The volume is divided into five sections: “Forming a Collection,” “Transacting an Entire Collection,” “Dealers for Dealers,” “(No Longer) Obscure Agents,” and “Issues of Attribution.” It becomes evident, however, that the various sections are not autonomous, as the same characters populate them, but some actors have fluid roles that change from chapter to chapter. In Giancarla Cilmi’s essay, for instance, Bardini seems to be more of an advisor and “curator,” to use an anachronistic word, than a dealer.

The essays draw on rich archival material that includes correspondence, business records, and photographs—a wealth of previously unpublished information that should spark further research in this very rich yet understudied field. The quality and the depth of the archival research makes this volume a worthy addition to the history of international art business exchanges in the late nineteenth century. Some essays connect archival documents from different institutions to illuminate the complex relationships between commerce, connoisseurship, scholarship, and the pursuit of fame or profit. Each essay untangles a web of fascinating connections that gives the reader a more complex understanding of the history of taste and the networks through which fine and decorative art circulated between Europe and the United States.

We also encounter some of the expected characters—collectors Isabella Stewart Gardner and Nélie and Edouard Jacquemart-André, art dealers Thomas Agnew & Sons and Colnaghi, and art advisor Bernard Berenson—but, again, these essays bring to light lesser known parts of their activities, such as the relationship between painter, collector, and dealer Charles Fairfax Murray and the Agnew family, described in Paul Tucker’s essay, or the role played by Colnaghi in the sale of Botticelli’s Chigi Madonna (ca. 1470) to Isabella Stewart Gardner, described in Jeremy Howard’s essay. Collectors, art dealers, and art agents who until now were only obscure figures take on important roles. For example, Jacqueline Marie Musacchio’s essay illuminates the understudied role of women as advisors in the art market at the end of the nineteenth century. Some, like Mary Cassatt, were important artists, while others devoted their lives to supporting and promoting the careers of their husbands. The US born painter Elizabeth Jane Gardner, the wife of William Bouguereau, connected the artist to his numerous collectors in the United States, just as later in the twentieth century, Peggy Guggenheim, Nelly van Doesburg, and Hedwige Zak (née Jadwiga Kon) secured their husbands’ markets.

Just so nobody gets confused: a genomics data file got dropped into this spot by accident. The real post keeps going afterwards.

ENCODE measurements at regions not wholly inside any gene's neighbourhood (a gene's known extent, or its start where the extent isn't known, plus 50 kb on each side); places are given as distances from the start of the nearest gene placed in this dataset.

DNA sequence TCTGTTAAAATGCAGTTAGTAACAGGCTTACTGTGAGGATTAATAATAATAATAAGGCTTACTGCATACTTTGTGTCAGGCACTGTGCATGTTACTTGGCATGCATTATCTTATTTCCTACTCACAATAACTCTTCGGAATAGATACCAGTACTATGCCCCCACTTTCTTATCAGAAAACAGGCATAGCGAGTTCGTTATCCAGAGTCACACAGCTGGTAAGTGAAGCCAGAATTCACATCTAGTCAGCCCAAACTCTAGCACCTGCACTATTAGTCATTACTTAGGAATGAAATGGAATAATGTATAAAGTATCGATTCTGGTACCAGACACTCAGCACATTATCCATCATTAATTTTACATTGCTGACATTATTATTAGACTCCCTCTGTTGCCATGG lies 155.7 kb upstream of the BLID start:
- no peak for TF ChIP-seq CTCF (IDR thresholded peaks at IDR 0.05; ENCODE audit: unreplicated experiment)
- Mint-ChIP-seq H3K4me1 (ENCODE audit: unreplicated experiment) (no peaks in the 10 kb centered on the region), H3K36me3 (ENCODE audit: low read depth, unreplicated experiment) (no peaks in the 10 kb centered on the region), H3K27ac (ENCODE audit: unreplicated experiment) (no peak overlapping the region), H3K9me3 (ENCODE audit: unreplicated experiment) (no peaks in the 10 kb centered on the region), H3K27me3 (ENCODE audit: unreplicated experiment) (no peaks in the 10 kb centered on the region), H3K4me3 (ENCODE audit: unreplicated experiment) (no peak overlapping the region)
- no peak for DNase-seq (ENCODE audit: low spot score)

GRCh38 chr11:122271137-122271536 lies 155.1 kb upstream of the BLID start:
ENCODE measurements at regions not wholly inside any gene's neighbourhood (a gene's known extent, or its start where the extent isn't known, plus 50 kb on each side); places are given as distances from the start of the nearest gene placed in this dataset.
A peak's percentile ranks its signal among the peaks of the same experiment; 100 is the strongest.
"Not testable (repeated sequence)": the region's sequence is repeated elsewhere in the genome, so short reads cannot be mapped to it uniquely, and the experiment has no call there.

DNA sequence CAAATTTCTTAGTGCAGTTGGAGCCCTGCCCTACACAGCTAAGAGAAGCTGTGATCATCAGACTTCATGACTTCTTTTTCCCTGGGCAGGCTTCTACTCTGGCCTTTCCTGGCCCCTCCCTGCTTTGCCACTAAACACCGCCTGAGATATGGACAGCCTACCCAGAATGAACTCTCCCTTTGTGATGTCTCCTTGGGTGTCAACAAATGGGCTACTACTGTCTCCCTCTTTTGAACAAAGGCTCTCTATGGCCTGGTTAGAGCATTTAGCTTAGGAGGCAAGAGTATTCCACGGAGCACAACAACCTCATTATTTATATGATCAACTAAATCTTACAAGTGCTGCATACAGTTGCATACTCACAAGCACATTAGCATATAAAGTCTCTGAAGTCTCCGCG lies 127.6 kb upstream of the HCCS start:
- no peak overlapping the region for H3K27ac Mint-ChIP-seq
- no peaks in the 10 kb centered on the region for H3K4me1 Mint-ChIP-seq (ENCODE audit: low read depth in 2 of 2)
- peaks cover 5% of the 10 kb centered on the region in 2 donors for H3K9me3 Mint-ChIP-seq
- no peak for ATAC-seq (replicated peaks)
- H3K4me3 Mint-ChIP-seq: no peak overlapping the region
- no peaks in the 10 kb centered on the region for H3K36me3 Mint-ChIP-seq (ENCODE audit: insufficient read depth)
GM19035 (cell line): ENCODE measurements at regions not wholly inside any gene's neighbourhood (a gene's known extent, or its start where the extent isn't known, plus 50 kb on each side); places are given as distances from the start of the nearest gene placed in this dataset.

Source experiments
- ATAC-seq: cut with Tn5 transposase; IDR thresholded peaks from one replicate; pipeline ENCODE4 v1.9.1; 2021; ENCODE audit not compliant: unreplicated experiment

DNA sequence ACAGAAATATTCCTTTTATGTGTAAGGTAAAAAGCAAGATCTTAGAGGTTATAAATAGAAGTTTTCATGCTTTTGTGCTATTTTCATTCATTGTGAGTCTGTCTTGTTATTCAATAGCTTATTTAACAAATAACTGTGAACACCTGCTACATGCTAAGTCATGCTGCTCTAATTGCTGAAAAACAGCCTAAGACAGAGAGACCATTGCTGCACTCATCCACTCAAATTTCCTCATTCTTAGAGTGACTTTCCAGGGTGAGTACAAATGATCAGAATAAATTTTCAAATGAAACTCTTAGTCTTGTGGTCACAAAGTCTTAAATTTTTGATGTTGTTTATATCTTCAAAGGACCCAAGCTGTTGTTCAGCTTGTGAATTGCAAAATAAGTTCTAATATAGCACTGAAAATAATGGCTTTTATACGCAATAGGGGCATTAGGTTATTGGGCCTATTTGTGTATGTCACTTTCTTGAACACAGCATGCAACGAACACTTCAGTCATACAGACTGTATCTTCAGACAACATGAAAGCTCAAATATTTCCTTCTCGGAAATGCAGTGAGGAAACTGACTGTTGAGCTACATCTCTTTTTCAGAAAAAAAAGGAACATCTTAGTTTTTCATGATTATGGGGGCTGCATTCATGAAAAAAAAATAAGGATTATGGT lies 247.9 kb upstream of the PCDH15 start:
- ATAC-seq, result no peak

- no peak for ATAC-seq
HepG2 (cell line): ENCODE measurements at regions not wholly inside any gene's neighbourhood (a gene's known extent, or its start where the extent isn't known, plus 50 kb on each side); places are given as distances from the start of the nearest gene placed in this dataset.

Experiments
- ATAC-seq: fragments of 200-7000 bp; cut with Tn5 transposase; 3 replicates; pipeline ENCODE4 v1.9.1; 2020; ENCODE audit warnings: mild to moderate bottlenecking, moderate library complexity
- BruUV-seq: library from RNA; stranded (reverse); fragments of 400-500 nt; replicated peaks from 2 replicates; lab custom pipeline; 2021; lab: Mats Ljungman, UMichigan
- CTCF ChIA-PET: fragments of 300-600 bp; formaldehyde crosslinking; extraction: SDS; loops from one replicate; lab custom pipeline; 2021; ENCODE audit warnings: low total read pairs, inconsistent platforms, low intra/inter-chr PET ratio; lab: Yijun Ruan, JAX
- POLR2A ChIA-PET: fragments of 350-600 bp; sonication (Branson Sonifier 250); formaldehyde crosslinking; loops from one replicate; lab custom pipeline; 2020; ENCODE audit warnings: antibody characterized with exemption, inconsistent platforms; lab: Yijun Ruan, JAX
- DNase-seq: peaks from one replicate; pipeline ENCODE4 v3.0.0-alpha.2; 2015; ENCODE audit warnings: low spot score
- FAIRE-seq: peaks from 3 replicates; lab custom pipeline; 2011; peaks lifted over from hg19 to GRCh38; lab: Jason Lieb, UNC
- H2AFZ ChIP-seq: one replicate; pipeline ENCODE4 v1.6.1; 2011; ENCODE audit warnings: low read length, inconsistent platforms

In a world that gave women little economic or political power, collecting and patronage had long been a way for women to have agency. Collecting was a well-established practice among women as it did not compromise them publicly and allowed them to fulfill important duties, such as creating a domestic interior to protect their families from the intrusion of modern life and showcasing the financial and social status of their husbands. During the nineteenth century, in the United States but also in Europe, women who came from families that made their fortunes in commerce, finance, and industry emulated aristocratic patronage. Specifically, in the United States, because museums were not centrally created by the federal government, but instead by the will of private citizens, women created museums as a way to assert their cultural power while keeping to the accepted behaviors for women of the patrician class. The museum landscape in the United States would be quite different without women like, to name only a few, Elizabeth Hart Jarvis Colt, Catherine Lorillard Wolfe, Louisine Havemeyer, Isabella Stewart Gardner, Arabella Huntington, Gertrude Vanderbilt Whitney, Abby Rockefeller, and Claribel and Etta Cone. More research is needed to expand our knowledge on these women, but the essays about Nélie Jacquemart-André and Jane Healey Jackson bring in a much-welcomed female point of view.

The art world described in this book consisted of players with roles that are more fluid than we expect today. Perhaps the more capacious term “art agent” would better describe the flexible identities of many of these individuals. Their ability to wear many hats testifies to the hybridity of roles in an art market that was dependent on international exchange. Eliot W. Rowlands’s essay on Berenson and Harold Woodbury Parsons is particularly telling in that regard. Without being famous like Berenson, we learn that Parsons had a fifty-year career liaising between museums, collectors, and dealers. Collectively, these essays give us a glimpse of an art market in the making. They confirm that value was assigned by a limited group of people and that concepts such as quality and authenticity were shifting, with no permanent meaning. They illuminate the role of commerce and taste in the building of the art historical canon, during the heyday of the market for Old Master paintings at the beginning of the twentieth century. Under the pressure of a new kind of collector, mostly from the United States and often concerned about authenticity, the market was forced, over the course of the first decades of the twentieth century, to become increasingly professionalized. While the market for modern art relied on the dealer/critic system, Old Master dealers relied on a dealer/expert to gain the confidence of their collectors.